Consider the following problem:

There are $n$ seamen who drunkenly stumble into their quarters at night. There exist $n$ beds for the $n$ seamen.

Being drunk they choose a random bed to fall asleep in.

How many sailor do we expect to find their correct bed (every sailor has only one assigned bed) ?

So far so clear, according to my lecture notes we calculate the expected value of the event "seaman $i$ correctly finds his bed" to be:

$$ E(1_{A_i}) = \frac{|A_i|}{\Omega} = \frac{(n-1)!}{n!} = \frac{1}{n} $$

Which surprised me a little bit because I cannot fathom how this formula ($\frac{(n-1)!}{n!}$) was derived. I recognize the $n!$ part which could stand for all permutations, but other than that I'm lost.

I can calculate the expected otherwise but this identity is a mystery to me.

Can somebody explain this formula to me ?

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    $\begingroup$ How many of these $n!$ permutations have $i$ as a fixed point? $\endgroup$ – Daniel Fischer Aug 14 '18 at 18:03
  • $\begingroup$ @DanielFischer I'm sorry but I'm not getting it. I know what a fixed point is. Could you maybe explain your answer a little bit more ? $\endgroup$ – zython Aug 14 '18 at 18:06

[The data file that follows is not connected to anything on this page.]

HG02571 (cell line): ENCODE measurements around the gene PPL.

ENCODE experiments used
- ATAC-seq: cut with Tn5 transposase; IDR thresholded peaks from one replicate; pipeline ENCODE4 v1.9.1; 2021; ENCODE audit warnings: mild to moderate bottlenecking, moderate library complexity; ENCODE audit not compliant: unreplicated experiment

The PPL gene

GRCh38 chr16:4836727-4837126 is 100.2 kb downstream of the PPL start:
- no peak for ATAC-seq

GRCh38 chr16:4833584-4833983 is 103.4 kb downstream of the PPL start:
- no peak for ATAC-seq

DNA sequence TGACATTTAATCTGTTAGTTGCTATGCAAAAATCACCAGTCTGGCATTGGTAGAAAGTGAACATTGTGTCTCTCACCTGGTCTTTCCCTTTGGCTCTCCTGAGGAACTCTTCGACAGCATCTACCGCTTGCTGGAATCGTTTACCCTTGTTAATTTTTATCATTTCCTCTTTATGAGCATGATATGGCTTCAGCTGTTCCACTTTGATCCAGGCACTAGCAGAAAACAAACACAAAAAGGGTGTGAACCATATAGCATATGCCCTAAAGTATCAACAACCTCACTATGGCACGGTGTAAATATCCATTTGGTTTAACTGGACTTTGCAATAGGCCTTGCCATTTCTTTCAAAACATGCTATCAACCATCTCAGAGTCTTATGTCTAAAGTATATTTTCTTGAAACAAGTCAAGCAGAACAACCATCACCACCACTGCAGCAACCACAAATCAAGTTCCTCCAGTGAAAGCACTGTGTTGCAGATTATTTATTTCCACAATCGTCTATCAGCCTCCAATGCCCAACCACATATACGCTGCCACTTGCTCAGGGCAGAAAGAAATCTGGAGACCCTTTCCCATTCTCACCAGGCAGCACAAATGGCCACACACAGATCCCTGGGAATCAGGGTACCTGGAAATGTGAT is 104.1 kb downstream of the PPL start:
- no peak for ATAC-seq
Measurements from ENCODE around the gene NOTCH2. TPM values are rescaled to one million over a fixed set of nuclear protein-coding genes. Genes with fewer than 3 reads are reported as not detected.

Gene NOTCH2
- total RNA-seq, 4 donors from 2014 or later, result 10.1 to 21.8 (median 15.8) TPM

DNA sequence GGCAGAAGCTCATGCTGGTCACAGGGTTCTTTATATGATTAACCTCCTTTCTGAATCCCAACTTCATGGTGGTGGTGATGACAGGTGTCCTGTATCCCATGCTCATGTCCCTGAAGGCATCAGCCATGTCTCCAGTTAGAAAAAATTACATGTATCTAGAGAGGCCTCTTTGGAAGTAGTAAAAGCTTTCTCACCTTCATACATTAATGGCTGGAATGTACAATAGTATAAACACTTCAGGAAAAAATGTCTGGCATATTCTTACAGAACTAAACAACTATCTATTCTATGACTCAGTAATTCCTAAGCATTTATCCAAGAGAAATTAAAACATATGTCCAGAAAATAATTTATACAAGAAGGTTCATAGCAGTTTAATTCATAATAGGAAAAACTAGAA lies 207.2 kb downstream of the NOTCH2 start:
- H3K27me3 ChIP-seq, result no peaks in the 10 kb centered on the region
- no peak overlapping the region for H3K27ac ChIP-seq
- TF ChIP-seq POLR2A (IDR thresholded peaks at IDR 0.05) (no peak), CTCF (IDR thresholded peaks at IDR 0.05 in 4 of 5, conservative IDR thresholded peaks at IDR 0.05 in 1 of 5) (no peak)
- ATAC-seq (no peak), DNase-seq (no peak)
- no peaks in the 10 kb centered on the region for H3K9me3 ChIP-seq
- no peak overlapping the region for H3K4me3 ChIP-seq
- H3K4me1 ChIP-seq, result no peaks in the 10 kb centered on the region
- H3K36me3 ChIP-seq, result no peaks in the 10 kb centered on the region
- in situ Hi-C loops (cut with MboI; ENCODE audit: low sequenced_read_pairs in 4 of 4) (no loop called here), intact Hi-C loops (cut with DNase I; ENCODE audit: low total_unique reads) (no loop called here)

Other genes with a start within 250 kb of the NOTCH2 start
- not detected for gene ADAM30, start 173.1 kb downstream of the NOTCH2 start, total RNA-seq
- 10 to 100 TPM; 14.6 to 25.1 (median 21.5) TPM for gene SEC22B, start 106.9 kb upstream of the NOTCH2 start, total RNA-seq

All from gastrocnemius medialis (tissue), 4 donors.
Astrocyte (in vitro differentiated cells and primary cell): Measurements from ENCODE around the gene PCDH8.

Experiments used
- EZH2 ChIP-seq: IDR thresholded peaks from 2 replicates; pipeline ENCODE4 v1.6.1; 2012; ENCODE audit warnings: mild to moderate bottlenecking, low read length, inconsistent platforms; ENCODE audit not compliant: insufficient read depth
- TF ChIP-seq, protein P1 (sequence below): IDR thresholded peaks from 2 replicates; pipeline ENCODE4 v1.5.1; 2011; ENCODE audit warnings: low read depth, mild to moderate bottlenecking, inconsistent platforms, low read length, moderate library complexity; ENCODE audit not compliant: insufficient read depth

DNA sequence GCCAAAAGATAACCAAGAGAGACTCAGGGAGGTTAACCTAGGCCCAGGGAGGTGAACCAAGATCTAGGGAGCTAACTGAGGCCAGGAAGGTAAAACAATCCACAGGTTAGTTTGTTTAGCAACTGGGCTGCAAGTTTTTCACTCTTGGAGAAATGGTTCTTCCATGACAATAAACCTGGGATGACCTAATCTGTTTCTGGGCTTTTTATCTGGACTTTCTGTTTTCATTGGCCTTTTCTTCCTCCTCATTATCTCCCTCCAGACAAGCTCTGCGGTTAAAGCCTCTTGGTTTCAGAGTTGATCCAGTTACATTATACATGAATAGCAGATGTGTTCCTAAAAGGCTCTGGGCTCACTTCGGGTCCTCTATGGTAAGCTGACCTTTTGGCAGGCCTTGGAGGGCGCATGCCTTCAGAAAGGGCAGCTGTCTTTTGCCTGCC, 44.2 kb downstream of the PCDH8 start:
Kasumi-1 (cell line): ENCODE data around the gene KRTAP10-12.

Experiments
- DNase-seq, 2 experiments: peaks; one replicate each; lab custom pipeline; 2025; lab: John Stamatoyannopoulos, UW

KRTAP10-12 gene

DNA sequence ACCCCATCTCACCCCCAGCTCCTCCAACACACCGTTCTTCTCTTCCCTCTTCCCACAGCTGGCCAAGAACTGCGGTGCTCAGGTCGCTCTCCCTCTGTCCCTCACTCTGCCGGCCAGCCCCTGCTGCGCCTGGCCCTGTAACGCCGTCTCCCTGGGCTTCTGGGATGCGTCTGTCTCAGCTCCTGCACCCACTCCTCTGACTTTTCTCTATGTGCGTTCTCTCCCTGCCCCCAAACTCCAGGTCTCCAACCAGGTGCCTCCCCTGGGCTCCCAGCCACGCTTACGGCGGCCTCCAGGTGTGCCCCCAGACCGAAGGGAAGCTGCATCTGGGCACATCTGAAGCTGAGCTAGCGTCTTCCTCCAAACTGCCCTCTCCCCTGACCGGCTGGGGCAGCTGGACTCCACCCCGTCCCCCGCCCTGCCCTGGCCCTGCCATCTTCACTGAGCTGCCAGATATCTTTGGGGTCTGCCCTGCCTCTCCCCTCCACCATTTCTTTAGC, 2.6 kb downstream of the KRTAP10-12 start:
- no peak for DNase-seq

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    $\begingroup$ The event that seaman $i$ correctly finds his bed is the event that the permutation (seaman $k$ goes to bed $m$) has $i$ as a fixed point. The probability that that happens - under the assumption that all permutations occur with equal probability - is the number of permutations with fixed point $i$ divided by the number of all permutations. $\endgroup$ – Daniel Fischer Aug 14 '18 at 18:10
  • $\begingroup$ @DanielFischer I think I'm getting it. Heres my own explanation please correct me if I'm wrong. wlog $i=0$ now when we try to build all permutations we have one less spot to "choose" from and the amounf ot permutations is $(n-1)!$. Along with your comment I think I undersand: Thanks for taking the time. I appreciate your effort very much. $\endgroup$ – zython Aug 14 '18 at 18:13
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    $\begingroup$ What happens early in the morning though? $\endgroup$ – Maxim Aug 14 '18 at 19:26

As a count of equally probable events

  • numerator: Sailor $i$ in the correct bed, and the other $n-1$ sailors in the other $n-1$ beds, one per bed, $(n-1)!$ ways

  • denominator: $n$ sailors in the $n$ beds, one per bed, $n!$ ways

so a probability of $\frac{(n-1)!}{n!}=\frac1n$

You can find the expected total number of sailors in the correct beds using linearity of expectation and adding up the expected correct number in bed $i$ over $i$ from $1$ to $n$

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